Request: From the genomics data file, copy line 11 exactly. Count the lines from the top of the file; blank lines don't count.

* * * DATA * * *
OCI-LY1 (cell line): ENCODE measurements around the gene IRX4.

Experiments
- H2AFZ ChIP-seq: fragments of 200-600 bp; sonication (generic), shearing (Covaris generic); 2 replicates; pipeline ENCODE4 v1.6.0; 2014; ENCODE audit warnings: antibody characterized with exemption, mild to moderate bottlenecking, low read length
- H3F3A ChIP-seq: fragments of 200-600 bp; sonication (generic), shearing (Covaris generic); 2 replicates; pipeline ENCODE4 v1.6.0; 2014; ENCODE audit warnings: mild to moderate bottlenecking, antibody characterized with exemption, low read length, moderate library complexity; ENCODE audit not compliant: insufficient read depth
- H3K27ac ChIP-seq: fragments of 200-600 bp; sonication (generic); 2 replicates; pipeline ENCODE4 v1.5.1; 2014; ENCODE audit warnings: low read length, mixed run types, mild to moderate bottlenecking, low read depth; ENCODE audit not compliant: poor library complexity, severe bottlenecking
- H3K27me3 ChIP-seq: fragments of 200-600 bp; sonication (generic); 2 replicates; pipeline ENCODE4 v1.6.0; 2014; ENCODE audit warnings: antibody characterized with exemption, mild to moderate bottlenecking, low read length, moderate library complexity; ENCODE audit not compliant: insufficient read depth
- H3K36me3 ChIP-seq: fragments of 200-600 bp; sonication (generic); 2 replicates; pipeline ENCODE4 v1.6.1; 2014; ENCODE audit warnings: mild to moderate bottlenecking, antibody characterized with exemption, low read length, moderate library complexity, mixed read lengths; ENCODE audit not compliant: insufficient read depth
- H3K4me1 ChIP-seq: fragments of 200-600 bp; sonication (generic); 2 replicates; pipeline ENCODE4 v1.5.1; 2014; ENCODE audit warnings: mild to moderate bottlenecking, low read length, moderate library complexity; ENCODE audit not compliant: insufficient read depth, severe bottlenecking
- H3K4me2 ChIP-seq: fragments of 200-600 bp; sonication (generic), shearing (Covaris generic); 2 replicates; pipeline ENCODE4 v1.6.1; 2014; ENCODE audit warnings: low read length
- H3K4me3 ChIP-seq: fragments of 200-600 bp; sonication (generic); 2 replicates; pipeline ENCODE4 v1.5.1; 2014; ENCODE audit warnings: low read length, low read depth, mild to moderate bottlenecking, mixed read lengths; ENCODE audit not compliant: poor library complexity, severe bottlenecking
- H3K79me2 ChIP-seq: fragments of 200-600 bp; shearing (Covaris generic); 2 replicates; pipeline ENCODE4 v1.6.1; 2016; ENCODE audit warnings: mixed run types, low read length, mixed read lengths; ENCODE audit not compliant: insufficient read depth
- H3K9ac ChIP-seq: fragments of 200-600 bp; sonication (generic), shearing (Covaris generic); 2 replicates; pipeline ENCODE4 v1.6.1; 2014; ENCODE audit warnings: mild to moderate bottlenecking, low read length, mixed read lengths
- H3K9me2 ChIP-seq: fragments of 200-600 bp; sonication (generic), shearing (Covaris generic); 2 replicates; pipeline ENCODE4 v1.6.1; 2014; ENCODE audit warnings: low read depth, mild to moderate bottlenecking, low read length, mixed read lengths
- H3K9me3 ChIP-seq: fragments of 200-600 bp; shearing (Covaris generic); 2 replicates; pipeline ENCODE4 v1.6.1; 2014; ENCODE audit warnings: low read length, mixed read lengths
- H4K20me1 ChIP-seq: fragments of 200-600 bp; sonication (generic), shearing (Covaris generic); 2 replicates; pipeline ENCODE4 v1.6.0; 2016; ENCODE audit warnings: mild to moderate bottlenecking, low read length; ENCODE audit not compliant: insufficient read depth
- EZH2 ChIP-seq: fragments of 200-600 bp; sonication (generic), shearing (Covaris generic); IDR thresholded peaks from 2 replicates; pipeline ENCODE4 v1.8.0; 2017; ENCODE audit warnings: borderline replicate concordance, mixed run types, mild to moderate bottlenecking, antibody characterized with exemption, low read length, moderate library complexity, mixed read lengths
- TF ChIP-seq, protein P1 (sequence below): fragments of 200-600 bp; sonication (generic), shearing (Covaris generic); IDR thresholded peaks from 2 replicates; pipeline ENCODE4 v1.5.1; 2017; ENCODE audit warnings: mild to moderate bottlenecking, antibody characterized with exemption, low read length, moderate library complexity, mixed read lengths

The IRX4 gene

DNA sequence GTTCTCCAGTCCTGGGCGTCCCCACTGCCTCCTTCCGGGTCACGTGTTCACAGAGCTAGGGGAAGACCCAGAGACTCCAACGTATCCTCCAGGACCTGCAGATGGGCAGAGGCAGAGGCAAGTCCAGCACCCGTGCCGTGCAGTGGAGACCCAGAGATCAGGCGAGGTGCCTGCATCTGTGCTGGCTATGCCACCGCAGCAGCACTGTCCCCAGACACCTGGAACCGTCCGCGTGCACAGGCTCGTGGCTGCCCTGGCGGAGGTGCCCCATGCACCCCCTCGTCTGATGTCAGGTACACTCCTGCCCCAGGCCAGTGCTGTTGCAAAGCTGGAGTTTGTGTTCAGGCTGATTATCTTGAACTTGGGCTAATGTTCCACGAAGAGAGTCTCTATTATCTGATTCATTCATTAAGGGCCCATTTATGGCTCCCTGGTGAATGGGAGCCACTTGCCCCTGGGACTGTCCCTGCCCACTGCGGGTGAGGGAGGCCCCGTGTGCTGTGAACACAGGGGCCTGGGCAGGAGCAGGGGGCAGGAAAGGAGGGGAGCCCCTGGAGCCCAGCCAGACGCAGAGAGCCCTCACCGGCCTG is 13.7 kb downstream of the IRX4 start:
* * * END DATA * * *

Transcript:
- H3K79me2 ChIP-seq: fragments of 200-600 bp; shearing (Covaris generic); 2 replicates; pipeline ENCODE4 v1.6.1; 2016; ENCODE audit warnings: mixed run types, low read length, mixed read lengths; ENCODE audit not compliant: insufficient read depth